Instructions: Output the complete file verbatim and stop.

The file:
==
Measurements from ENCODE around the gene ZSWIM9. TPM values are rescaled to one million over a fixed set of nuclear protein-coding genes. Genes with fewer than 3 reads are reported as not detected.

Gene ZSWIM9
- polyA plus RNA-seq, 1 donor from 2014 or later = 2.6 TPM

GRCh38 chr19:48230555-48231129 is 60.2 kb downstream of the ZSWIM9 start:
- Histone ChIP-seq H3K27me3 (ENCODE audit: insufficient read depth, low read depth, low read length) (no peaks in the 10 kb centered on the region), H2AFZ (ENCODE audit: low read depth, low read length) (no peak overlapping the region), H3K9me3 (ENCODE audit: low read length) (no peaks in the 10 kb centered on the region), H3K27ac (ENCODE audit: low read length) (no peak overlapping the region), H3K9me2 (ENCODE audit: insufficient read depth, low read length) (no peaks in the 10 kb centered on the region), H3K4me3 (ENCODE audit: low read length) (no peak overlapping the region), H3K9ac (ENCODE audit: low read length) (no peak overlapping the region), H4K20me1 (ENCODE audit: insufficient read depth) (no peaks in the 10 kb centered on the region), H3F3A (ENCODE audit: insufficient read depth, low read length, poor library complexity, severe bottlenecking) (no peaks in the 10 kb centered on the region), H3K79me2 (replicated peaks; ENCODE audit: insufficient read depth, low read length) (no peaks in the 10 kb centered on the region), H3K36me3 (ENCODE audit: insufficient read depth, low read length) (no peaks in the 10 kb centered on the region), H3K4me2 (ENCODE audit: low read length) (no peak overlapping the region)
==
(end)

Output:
Measurements from ENCODE around the gene ZSWIM9. TPM values are rescaled to one million over a fixed set of nuclear protein-coding genes. Genes with fewer than 3 reads are reported as not detected.

Gene ZSWIM9
- polyA plus RNA-seq, 1 donor from 2014 or later = 2.6 TPM

GRCh38 chr19:48230555-48231129 is 60.2 kb downstream of the ZSWIM9 start:
- Histone ChIP-seq H3K27me3 (ENCODE audit: insufficient read depth, low read depth, low read length) (no peaks in the 10 kb centered on the region), H2AFZ (ENCODE audit: low read depth, low read length) (no peak overlapping the region), H3K9me3 (ENCODE audit: low read length) (no peaks in the 10 kb centered on the region), H3K27ac (ENCODE audit: low read length) (no peak overlapping the region), H3K9me2 (ENCODE audit: insufficient read depth, low read length) (no peaks in the 10 kb centered on the region), H3K4me3 (ENCODE audit: low read length) (no peak overlapping the region), H3K9ac (ENCODE audit: low read length) (no peak overlapping the region), H4K20me1 (ENCODE audit: insufficient read depth) (no peaks in the 10 kb centered on the region), H3F3A (ENCODE audit: insufficient read depth, low read length, poor library complexity, severe bottlenecking) (no peaks in the 10 kb centered on the region), H3K79me2 (replicated peaks; ENCODE audit: insufficient read depth, low read length) (no peaks in the 10 kb centered on the region), H3K36me3 (ENCODE audit: insufficient read depth, low read length) (no peaks in the 10 kb centered on the region), H3K4me2 (ENCODE audit: low read length) (no peak overlapping the region)